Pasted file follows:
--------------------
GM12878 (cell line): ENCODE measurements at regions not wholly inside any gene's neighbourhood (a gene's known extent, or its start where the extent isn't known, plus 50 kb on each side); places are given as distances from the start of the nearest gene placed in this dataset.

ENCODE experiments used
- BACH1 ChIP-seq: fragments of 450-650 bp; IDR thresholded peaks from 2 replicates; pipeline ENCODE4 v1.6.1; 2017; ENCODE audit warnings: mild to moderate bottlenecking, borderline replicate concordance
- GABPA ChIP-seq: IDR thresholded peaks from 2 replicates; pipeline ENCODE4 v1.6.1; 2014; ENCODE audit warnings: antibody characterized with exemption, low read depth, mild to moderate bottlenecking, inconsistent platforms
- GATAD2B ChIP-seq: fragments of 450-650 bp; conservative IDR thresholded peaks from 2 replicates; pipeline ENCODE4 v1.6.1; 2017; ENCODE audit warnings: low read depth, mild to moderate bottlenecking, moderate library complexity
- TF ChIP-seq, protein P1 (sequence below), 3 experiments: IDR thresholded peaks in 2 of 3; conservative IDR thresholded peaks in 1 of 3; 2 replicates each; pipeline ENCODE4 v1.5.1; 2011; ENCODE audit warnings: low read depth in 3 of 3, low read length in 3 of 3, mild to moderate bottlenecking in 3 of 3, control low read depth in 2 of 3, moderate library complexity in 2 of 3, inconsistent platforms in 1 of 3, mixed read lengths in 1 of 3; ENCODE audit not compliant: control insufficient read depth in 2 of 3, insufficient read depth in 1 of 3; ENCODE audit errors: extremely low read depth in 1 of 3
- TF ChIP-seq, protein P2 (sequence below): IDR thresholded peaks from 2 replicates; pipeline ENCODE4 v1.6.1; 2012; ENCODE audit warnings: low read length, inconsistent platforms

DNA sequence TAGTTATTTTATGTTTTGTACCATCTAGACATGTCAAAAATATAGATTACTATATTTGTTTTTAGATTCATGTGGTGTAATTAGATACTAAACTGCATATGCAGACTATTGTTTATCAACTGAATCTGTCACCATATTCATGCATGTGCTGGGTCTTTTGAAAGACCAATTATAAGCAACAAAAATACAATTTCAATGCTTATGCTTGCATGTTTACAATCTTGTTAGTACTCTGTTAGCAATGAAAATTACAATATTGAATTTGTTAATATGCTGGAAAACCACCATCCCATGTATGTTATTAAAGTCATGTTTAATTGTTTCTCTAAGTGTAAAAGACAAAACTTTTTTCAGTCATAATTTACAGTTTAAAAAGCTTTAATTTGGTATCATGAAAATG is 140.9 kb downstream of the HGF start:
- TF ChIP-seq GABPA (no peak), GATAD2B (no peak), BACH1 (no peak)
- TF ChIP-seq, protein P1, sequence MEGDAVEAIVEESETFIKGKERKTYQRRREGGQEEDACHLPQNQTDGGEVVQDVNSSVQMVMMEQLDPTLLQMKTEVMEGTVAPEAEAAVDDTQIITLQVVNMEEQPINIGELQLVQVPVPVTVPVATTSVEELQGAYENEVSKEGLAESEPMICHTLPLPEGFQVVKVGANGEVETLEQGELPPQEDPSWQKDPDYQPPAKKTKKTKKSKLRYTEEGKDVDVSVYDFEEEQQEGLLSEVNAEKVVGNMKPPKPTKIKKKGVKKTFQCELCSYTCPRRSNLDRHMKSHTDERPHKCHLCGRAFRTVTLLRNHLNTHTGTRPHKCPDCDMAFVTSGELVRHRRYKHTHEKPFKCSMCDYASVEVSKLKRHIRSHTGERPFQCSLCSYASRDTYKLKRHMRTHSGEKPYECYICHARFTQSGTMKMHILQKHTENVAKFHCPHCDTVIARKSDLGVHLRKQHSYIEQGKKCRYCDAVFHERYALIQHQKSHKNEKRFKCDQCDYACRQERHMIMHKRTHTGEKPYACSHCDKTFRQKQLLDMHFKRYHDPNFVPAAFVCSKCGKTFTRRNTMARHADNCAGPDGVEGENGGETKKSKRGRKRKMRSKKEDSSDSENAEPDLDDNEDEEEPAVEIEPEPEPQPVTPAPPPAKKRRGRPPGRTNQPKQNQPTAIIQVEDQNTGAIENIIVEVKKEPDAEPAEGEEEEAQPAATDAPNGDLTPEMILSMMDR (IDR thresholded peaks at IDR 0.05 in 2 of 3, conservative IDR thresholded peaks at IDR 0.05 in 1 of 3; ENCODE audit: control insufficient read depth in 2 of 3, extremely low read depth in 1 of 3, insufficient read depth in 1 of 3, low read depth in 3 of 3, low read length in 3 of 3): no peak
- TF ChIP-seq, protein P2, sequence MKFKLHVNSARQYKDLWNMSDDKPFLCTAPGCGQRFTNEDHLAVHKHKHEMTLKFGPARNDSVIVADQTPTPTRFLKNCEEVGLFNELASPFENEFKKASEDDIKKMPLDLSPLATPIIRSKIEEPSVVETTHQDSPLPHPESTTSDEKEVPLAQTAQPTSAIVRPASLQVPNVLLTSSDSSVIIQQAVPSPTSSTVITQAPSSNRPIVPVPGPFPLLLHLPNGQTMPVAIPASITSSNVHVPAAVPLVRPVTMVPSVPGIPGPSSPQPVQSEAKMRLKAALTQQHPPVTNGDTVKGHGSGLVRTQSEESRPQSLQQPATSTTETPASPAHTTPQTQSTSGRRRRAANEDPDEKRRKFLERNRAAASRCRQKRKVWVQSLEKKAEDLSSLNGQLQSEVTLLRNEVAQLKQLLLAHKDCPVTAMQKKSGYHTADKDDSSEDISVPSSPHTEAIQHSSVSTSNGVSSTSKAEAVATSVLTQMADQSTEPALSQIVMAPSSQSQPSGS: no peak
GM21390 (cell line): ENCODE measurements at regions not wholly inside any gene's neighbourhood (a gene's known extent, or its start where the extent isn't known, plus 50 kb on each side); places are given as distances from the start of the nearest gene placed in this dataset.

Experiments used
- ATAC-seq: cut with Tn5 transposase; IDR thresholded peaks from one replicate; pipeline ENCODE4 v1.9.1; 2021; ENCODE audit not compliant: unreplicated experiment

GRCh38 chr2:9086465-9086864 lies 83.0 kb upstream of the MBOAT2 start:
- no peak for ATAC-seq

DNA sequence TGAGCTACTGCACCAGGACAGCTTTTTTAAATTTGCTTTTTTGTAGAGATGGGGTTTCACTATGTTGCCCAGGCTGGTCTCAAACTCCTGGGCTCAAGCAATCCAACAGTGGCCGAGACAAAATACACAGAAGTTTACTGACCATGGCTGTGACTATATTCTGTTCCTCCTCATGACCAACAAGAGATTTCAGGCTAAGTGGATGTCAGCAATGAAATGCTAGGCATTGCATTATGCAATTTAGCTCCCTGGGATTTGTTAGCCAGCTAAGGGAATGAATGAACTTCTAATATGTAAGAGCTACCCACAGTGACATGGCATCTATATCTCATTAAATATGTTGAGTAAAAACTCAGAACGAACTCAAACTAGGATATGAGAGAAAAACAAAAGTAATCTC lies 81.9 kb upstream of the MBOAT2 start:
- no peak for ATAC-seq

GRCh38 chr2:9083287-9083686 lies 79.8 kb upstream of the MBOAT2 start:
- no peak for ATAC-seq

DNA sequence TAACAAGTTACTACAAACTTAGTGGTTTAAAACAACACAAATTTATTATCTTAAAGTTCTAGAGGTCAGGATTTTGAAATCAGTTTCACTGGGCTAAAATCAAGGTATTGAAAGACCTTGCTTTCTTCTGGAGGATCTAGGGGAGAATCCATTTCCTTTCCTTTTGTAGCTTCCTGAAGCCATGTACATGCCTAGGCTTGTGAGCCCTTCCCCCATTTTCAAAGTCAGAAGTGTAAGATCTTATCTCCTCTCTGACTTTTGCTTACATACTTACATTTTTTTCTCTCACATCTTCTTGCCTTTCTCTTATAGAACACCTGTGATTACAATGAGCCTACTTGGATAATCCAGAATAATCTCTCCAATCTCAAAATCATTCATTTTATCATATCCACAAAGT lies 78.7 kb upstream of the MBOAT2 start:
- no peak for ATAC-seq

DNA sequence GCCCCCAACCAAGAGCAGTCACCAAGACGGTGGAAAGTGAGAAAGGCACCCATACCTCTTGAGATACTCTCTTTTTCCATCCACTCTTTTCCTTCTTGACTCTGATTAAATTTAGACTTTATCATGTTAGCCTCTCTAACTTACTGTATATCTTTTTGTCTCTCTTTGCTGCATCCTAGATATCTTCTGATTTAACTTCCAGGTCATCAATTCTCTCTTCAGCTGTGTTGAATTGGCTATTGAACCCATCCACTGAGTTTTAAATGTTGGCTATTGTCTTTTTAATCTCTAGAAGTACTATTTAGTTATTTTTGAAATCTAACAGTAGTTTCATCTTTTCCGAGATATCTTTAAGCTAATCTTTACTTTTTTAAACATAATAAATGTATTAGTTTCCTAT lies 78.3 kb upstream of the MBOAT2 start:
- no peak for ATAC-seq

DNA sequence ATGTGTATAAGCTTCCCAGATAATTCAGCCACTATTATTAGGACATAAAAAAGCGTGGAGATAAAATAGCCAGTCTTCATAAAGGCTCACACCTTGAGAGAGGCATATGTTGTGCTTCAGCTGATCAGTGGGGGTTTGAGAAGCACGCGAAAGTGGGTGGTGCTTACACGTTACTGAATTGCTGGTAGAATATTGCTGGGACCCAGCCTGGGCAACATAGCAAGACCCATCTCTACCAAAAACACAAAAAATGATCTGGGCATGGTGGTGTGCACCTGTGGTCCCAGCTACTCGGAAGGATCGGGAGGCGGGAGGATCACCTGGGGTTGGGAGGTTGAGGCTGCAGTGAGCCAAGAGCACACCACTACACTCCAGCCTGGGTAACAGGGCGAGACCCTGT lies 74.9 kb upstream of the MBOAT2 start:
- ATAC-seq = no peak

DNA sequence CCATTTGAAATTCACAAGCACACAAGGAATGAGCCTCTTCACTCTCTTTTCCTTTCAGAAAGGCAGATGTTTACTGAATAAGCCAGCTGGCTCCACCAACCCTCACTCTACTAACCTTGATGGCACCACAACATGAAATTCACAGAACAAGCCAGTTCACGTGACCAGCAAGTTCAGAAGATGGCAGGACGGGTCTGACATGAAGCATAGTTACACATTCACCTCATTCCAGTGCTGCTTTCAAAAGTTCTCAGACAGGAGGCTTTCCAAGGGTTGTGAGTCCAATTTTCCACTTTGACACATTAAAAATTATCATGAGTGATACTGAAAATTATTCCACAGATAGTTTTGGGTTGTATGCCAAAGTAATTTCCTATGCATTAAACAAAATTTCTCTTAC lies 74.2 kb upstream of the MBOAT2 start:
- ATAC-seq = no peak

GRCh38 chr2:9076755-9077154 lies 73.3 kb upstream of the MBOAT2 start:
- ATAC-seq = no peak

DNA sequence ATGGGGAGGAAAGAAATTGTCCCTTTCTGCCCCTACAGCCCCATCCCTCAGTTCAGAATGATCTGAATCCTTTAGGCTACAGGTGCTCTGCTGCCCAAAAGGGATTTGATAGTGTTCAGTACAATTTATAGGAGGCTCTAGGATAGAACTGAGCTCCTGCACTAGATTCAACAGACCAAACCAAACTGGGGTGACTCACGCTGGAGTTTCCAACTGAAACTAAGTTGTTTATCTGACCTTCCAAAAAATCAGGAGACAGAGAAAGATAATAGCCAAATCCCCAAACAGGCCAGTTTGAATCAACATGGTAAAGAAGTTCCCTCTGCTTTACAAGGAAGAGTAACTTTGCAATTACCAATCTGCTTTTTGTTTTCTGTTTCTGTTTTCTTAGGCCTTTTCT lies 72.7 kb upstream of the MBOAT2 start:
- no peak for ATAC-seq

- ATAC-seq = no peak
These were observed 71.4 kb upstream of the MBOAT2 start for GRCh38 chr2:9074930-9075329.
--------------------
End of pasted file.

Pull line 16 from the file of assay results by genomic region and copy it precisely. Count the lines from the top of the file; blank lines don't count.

- no peak for ATAC-seq